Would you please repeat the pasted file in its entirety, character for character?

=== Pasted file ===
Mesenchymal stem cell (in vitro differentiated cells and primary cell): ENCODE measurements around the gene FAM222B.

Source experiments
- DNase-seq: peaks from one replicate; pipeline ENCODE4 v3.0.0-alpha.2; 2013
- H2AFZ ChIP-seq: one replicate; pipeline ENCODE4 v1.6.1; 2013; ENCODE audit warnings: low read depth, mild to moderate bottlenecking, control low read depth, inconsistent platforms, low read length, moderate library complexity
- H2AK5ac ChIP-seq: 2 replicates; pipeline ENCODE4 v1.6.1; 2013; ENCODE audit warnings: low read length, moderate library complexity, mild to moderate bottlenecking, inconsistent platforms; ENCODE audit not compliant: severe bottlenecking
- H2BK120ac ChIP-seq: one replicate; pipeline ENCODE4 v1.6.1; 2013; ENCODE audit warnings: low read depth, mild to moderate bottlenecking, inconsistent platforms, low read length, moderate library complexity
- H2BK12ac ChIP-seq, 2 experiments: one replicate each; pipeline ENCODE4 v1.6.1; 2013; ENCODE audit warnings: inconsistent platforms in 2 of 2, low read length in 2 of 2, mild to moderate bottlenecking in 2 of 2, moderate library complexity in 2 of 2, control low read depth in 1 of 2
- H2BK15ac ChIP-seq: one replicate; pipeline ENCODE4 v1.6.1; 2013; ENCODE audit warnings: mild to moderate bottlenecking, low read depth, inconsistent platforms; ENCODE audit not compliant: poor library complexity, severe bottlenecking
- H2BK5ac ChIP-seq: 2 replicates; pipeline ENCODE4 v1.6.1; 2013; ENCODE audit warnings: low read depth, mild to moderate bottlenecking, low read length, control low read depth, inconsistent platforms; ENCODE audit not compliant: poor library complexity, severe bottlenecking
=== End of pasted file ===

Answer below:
Mesenchymal stem cell (in vitro differentiated cells and primary cell): ENCODE measurements around the gene FAM222B.

Source experiments
- DNase-seq: peaks from one replicate; pipeline ENCODE4 v3.0.0-alpha.2; 2013
- H2AFZ ChIP-seq: one replicate; pipeline ENCODE4 v1.6.1; 2013; ENCODE audit warnings: low read depth, mild to moderate bottlenecking, control low read depth, inconsistent platforms, low read length, moderate library complexity
- H2AK5ac ChIP-seq: 2 replicates; pipeline ENCODE4 v1.6.1; 2013; ENCODE audit warnings: low read length, moderate library complexity, mild to moderate bottlenecking, inconsistent platforms; ENCODE audit not compliant: severe bottlenecking
- H2BK120ac ChIP-seq: one replicate; pipeline ENCODE4 v1.6.1; 2013; ENCODE audit warnings: low read depth, mild to moderate bottlenecking, inconsistent platforms, low read length, moderate library complexity
- H2BK12ac ChIP-seq, 2 experiments: one replicate each; pipeline ENCODE4 v1.6.1; 2013; ENCODE audit warnings: inconsistent platforms in 2 of 2, low read length in 2 of 2, mild to moderate bottlenecking in 2 of 2, moderate library complexity in 2 of 2, control low read depth in 1 of 2
- H2BK15ac ChIP-seq: one replicate; pipeline ENCODE4 v1.6.1; 2013; ENCODE audit warnings: mild to moderate bottlenecking, low read depth, inconsistent platforms; ENCODE audit not compliant: poor library complexity, severe bottlenecking
- H2BK5ac ChIP-seq: 2 replicates; pipeline ENCODE4 v1.6.1; 2013; ENCODE audit warnings: low read depth, mild to moderate bottlenecking, low read length, control low read depth, inconsistent platforms; ENCODE audit not compliant: poor library complexity, severe bottlenecking